The American Recovery and Reinvestment Act of 2009 (ARRA) was an example of a legislative “compromise” solution which was designed to stimulate economic development. ARRA was a “compromise” between the “Red” economists, who felt that the Federal government’s intervention into a capitalist system would have adverse longterm consequences and the “Blue” economists, who argued for a more robust stimulus package. While ARRA prevented the further deterioration of the US economy, the US unemployment rate remains at historically high levels and the growth in the US economy remains pathetically anemic. ARRA failed to return the economy to normal precisely because it was a compromise bill; thus it lacked a sound intellectual basis, as it was inconsistent with the economic theories of both the “Blue” economists and “Red” economists. 

The extreme polarization of the USA has resulted in a national stalemate. And while the “Red” states attribute this stalemate to the “Blue” states unwillingness to see reason (by accepting their “world view,”) the “Blue” states believe the “Red” states are prolonging our national problems for the same reason. Maybe, the solution to this dilemma lies in history. 

Throughout history, we have seen large countries serially divide into smaller geographic units. This can occur when a segment of a country becomes polarized from the rest of the country and the subpopulation is large enough to create an economically self-sustaining geopolitical entity. After the subpopulation secedes from the mother country, each of the remaining states is more culturally homogeneous. Each can then enact legislative solutions that are less of a “compromise,” and are more intellectually consistent with their own “world view.”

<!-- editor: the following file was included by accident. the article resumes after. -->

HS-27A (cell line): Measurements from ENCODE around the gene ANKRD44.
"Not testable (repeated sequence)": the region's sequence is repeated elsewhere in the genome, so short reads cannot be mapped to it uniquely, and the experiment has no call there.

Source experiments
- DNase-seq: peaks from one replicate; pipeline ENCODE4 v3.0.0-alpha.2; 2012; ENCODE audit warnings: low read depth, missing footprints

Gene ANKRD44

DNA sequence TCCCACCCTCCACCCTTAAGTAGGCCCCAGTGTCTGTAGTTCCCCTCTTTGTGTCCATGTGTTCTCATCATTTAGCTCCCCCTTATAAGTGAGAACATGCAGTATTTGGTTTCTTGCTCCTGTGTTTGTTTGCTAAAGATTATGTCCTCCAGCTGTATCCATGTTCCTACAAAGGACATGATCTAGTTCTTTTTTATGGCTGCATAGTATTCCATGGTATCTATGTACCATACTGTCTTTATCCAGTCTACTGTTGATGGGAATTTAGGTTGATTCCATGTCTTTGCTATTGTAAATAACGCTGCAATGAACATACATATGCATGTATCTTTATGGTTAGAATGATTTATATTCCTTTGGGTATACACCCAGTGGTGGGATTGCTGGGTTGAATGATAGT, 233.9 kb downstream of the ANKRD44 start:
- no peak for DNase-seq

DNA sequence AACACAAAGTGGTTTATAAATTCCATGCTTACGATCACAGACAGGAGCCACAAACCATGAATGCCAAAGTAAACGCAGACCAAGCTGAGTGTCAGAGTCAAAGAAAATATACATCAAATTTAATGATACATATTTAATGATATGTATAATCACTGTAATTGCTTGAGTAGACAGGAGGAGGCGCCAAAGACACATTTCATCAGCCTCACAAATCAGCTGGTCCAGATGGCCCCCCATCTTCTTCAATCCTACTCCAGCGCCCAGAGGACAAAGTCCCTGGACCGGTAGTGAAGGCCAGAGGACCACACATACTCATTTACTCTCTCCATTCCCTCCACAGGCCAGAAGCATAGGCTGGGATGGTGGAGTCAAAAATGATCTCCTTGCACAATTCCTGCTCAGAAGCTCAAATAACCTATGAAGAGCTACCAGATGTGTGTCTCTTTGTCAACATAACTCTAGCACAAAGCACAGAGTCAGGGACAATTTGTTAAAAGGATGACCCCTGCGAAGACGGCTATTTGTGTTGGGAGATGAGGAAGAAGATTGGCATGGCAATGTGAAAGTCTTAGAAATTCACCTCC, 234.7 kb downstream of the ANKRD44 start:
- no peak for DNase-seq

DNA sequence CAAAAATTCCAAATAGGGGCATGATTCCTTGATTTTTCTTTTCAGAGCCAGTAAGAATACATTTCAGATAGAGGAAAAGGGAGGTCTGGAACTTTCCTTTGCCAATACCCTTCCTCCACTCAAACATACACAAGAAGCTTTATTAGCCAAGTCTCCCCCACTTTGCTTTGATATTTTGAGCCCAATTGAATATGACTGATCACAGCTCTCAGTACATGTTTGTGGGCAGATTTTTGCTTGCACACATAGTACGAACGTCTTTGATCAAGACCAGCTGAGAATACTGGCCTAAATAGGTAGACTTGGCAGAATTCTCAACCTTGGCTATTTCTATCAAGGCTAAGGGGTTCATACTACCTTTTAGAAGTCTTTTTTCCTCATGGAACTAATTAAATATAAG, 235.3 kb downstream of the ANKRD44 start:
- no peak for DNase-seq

I believe the extreme polarization of our society has created a political stalemate that can only be solved by the dissolution of the USA itself. It is time for us to honestly and civilly discuss the proposition: Will our future be best served by continuing as a unified nation, or would our future be “brighter” if the USA was divided into two, more culturally homogeneous entities? While this may sound like a radical proposition, a slightly modified variation of this idea had previously been suggested in 2009 by Texas Governor Rick Perry.

Hypothetically, if we divided into the “Blue” USA and the “Red” USA, each entity would be able to implement policies that are consistent with their own “world view;” as neither would be shackled by the parochial views of the other. And assuming the “world view” of each society were derived from theories that accurately models reality, we would expect that the enacted legislation would have its intended effect, and the “Blue” USA and/or the “Red” USA would flourish.

Alternatively, we can continue as a unified and polarized nation which is incapable of addressing the problems that face our society.

Hayward Zwerling